Journal of Mass Communication & Journalism

ISSN: 2165-7912

Open Access

Post War Media Behavior in Sri Lanka


Krishan Jayashanka Siriwardhana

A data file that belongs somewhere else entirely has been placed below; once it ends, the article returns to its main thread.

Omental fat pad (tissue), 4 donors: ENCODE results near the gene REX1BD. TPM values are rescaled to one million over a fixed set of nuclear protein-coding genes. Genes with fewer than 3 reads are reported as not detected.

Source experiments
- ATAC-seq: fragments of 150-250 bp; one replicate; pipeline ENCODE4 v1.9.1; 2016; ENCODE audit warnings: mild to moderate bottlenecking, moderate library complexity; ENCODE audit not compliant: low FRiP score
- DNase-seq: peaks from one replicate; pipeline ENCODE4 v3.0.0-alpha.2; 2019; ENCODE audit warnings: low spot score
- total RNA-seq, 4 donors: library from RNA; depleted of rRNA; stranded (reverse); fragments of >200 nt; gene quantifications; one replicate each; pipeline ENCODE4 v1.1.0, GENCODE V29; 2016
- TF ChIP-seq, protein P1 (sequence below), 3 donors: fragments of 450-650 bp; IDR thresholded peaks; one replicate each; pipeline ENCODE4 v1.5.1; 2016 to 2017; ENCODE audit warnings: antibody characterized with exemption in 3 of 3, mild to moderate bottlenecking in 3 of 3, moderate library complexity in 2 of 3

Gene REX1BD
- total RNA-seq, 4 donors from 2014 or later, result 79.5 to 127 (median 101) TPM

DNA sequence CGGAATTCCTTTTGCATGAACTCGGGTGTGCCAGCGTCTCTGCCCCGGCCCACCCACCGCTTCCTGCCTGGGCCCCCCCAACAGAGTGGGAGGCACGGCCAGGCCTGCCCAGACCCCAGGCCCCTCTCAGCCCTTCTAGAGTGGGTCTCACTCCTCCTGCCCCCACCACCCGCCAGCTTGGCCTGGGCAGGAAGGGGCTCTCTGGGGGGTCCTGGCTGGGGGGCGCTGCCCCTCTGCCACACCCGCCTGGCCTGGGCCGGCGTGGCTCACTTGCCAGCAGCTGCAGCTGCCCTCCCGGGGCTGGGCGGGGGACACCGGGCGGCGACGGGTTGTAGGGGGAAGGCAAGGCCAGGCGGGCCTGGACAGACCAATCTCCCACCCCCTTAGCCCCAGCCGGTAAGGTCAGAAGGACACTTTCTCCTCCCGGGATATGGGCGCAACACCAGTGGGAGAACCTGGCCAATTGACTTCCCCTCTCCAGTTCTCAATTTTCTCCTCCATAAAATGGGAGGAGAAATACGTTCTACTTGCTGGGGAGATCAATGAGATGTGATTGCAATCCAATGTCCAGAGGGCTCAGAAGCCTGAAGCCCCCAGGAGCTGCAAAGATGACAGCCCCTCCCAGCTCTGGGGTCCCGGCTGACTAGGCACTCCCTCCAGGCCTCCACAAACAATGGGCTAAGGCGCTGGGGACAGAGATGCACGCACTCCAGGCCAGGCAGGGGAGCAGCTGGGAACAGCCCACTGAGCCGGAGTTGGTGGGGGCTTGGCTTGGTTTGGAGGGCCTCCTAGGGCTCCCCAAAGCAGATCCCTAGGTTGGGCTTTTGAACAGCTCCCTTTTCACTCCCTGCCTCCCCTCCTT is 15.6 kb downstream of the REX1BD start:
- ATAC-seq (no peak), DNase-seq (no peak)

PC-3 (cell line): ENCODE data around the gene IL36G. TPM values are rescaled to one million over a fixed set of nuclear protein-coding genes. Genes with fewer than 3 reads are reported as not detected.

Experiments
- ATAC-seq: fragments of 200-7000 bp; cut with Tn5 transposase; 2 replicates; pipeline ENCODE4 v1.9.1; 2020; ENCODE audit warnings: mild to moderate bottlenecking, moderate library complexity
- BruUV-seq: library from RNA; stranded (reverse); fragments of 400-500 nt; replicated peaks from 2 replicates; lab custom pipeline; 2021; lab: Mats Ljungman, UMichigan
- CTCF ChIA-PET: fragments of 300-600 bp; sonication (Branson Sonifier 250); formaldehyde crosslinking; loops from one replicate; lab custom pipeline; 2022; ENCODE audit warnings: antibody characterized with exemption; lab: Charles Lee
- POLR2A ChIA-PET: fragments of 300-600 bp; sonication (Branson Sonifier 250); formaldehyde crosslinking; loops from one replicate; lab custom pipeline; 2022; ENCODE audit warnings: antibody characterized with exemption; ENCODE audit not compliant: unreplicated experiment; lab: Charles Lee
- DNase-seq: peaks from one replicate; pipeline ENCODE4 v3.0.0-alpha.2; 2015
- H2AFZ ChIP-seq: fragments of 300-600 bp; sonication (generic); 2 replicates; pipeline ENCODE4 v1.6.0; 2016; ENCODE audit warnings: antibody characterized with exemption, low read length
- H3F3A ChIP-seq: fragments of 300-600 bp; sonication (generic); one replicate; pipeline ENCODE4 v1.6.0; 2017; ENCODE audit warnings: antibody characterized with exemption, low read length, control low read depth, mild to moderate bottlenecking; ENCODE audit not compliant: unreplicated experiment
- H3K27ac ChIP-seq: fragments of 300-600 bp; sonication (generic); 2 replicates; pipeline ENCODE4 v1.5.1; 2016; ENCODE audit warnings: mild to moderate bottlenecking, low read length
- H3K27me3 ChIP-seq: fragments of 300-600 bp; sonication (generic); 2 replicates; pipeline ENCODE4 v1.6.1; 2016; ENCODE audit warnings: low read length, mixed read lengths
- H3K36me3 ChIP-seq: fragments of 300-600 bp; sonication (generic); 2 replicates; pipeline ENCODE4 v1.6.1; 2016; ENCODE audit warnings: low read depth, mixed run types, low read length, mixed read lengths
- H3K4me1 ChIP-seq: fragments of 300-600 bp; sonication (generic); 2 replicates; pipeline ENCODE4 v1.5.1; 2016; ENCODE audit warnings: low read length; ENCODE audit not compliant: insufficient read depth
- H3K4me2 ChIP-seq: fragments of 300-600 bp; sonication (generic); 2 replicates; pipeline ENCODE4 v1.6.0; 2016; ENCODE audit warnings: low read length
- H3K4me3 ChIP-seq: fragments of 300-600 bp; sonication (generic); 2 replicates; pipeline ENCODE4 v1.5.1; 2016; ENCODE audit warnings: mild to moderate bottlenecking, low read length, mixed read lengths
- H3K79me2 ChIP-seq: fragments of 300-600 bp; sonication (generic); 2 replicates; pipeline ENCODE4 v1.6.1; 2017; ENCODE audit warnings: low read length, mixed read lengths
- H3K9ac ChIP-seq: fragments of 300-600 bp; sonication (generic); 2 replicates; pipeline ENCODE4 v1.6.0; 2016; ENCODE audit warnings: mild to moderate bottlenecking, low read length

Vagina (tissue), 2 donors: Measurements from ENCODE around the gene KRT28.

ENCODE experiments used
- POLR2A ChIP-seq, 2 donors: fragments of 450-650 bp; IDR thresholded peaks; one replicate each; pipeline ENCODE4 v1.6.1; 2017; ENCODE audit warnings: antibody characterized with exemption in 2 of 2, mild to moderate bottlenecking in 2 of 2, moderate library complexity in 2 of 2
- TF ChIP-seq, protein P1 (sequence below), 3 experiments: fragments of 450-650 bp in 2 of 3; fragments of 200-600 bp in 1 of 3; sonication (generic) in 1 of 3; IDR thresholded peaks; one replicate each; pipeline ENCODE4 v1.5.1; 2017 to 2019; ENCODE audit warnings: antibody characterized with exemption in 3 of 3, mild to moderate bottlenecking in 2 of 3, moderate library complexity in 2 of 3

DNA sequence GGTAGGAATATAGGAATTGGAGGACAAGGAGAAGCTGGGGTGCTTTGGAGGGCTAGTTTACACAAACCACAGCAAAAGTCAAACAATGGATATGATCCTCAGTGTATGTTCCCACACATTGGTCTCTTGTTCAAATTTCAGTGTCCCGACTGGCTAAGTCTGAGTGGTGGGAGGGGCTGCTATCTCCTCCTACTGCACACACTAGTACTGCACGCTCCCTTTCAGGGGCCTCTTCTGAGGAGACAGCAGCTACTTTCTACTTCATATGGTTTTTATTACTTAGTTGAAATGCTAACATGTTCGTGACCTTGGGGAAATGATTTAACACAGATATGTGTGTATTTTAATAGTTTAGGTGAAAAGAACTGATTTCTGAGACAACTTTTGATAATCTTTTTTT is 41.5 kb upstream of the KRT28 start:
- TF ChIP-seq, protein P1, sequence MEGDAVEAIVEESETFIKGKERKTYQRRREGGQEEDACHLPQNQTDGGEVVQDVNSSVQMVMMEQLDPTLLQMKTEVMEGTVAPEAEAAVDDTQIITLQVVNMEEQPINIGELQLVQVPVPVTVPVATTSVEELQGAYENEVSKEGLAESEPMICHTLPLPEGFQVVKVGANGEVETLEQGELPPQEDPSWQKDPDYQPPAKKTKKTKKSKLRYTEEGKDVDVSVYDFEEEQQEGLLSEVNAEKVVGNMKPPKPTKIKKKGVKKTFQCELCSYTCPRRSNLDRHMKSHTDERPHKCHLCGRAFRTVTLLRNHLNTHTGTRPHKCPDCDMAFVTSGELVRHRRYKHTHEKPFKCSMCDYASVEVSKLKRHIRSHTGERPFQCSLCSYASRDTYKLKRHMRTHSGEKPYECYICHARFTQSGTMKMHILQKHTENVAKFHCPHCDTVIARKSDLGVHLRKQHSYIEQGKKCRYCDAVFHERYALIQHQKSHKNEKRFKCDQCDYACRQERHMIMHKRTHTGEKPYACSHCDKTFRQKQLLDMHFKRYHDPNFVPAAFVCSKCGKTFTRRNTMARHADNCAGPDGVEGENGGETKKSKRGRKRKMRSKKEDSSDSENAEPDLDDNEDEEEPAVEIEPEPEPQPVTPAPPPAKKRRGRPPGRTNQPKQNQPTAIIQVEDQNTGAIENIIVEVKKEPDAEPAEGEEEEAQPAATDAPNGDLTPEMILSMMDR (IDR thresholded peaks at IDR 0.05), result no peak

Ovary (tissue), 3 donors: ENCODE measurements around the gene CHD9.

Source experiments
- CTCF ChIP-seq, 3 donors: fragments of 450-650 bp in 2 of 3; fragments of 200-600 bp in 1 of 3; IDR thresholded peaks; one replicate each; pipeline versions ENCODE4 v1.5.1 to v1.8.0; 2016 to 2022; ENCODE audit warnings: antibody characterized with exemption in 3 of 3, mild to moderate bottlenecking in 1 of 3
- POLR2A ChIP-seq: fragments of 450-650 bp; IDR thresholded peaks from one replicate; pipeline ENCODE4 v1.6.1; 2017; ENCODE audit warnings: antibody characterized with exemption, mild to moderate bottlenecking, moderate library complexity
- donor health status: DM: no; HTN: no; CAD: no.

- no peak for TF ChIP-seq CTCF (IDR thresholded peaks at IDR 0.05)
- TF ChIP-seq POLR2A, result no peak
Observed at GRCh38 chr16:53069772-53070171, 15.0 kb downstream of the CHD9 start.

Three decades of civil war which was recently ended in Sri Lanka can be considered as one of the most brutal conflicts in the Asian region. The content of the both electronic and print media in Sri Lanka have been dominated with the war related information during the past three decades. Especially, during the final stages of the war there was no notable space for other information as everything was written and reported on war. There was a clearly visible competition among national newspapers to attract the readership with content of war. Since the end of the war, newspapers found it difficult to keep their readers with ordinary news and they started reporting crimes and other sensitive incidents to attract readers. This paper discuses the post war media behavior in Sri Lanka with special reference to National newspapers in the country. Discourse analysis is conducted on four selected newspapers representing both government and private sector newspapers. As the war ended in may 2009, the study is conducted on randomly selected newspapers from January 2010 to March 2012. The analysis is limited to the news content in the front pages of the newspapers. Though there are many studies have been conducted on the media behavior during the war, there is no study has been done to examine the significances of the post war media behavior in the country and also no recent study has been done in the region regarding post conflict media behavior. The research is conducted with the hypotheses that the newspapers have exaggeratedly reported crimes  catch readers. Though the initial study clearly indicates the domination of crime related content in newspapers, the research aims to identify whether there is an increase in the crimes in the country as the media reported or it is an exaggeration created by media in the post war context.


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